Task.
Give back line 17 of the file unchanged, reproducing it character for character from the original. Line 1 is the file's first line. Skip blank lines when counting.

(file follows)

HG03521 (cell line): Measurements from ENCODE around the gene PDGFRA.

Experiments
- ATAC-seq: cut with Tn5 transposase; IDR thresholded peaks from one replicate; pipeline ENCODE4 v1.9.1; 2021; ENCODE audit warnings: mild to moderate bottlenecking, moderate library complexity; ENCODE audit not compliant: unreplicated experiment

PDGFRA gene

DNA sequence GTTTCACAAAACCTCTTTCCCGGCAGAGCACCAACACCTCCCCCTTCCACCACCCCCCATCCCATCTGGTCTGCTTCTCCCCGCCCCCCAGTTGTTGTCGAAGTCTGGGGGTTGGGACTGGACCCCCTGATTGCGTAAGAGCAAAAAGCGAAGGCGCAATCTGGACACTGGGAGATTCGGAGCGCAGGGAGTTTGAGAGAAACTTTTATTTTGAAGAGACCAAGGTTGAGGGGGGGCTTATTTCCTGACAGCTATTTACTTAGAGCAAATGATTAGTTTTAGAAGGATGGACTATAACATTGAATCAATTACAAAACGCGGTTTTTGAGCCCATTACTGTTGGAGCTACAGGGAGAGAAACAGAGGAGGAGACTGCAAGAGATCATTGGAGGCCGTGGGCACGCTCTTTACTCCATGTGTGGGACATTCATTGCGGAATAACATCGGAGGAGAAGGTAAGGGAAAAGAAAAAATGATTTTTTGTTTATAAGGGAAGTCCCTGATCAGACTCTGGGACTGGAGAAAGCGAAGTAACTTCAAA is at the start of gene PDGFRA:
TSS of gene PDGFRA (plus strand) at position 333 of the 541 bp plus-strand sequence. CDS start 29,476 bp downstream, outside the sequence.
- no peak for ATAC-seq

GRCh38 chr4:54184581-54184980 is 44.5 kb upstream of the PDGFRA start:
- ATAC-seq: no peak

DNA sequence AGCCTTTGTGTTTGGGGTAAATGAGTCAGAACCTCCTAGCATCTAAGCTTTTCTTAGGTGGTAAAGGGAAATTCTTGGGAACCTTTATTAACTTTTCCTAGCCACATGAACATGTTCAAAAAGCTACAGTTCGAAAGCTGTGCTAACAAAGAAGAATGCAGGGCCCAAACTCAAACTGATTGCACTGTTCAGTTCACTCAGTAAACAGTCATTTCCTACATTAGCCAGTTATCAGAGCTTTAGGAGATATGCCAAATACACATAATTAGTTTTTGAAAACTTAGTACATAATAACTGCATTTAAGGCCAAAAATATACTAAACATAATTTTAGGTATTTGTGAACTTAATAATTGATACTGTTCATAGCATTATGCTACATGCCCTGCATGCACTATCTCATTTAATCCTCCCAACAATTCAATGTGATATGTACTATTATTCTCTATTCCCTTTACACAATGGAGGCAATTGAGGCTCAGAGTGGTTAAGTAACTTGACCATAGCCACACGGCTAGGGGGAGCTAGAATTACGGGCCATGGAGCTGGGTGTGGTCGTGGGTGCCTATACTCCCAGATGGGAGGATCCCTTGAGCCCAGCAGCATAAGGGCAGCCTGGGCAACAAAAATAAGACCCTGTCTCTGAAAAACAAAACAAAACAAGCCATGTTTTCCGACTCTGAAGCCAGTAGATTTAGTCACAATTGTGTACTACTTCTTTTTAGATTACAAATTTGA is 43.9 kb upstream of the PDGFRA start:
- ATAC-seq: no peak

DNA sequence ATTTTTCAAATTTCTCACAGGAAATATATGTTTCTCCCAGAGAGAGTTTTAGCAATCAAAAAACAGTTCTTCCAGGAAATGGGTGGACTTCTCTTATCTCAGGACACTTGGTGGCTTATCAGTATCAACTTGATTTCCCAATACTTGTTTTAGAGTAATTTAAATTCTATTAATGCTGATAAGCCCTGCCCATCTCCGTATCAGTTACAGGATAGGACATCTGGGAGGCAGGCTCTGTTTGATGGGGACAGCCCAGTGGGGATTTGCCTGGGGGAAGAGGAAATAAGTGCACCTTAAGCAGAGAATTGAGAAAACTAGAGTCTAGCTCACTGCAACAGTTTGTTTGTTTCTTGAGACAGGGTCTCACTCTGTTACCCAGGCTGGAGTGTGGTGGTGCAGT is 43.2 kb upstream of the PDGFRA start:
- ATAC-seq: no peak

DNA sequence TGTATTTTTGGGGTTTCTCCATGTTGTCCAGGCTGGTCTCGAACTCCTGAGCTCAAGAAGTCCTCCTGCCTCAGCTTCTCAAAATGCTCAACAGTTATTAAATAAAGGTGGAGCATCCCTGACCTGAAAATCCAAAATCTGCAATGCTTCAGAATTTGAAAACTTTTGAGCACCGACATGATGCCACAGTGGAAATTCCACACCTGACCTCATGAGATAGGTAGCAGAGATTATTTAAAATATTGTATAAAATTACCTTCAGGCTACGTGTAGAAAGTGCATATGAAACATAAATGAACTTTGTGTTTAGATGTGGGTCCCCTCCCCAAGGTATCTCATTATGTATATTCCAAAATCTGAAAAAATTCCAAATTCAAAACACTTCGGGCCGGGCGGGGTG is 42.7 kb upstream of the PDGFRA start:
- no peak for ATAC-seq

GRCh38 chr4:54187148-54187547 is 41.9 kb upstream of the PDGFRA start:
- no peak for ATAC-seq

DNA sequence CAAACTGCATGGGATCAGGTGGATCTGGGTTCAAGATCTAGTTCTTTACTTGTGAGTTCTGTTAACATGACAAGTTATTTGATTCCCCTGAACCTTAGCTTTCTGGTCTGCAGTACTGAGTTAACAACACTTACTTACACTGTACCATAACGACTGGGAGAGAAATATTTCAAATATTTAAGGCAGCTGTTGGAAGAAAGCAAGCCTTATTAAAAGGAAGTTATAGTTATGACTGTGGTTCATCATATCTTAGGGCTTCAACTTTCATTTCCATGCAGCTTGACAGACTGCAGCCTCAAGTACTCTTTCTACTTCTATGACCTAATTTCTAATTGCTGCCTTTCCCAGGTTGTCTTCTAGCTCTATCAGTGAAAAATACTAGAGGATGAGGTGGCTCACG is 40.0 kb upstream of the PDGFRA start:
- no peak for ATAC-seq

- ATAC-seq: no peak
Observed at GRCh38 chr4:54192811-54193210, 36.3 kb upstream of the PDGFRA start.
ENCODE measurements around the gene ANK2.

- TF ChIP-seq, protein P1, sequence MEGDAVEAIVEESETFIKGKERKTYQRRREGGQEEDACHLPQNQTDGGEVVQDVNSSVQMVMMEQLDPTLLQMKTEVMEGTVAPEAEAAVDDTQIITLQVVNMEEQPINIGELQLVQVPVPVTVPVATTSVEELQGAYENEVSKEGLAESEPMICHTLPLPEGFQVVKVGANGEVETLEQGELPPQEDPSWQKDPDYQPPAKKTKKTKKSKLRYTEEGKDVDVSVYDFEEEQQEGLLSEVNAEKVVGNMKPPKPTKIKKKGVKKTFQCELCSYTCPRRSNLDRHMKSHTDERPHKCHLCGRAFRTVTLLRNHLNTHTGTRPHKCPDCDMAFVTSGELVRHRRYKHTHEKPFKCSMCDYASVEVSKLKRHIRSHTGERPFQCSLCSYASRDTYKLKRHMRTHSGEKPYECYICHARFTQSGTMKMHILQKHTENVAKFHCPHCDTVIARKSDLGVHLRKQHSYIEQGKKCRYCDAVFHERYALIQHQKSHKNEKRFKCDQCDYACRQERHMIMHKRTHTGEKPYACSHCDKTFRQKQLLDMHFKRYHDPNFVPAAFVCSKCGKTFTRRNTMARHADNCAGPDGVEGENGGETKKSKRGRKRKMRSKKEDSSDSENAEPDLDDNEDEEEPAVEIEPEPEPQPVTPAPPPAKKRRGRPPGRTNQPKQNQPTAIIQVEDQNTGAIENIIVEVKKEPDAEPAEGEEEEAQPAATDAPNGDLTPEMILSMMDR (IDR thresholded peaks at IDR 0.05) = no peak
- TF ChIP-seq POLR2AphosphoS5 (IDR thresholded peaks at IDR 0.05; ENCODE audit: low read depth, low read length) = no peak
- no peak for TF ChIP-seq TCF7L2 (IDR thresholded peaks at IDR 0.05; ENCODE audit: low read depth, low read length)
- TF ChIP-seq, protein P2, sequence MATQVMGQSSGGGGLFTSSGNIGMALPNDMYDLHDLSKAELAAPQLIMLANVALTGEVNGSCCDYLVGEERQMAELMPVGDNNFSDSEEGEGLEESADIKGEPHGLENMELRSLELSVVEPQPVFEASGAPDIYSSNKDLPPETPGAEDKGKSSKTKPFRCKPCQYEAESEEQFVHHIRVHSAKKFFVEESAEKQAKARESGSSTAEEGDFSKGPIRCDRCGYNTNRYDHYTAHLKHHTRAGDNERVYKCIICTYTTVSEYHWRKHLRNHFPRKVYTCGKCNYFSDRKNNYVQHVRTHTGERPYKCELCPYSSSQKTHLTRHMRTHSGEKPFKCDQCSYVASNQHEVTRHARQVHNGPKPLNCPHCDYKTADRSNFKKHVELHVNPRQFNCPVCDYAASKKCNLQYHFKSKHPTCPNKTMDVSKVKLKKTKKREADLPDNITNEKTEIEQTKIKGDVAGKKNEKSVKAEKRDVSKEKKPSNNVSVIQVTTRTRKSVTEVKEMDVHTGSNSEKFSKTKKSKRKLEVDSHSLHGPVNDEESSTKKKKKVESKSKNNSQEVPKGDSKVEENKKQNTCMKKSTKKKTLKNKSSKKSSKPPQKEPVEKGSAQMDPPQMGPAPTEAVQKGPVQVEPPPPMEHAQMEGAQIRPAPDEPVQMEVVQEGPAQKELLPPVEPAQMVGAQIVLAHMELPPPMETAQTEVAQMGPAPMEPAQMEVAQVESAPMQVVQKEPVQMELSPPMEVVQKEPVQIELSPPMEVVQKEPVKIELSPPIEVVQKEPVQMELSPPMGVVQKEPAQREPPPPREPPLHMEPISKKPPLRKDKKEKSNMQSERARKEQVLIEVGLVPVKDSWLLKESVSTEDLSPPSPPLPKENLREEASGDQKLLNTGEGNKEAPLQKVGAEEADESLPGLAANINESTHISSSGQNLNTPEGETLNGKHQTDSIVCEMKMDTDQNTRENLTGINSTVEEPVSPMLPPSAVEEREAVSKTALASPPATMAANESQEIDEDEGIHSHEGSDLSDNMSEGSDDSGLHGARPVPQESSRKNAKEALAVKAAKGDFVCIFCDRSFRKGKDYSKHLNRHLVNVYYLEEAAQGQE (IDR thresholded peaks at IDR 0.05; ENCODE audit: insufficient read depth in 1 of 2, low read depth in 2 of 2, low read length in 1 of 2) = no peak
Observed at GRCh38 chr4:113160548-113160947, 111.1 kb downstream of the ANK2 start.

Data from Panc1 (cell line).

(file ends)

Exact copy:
- no peak for ATAC-seq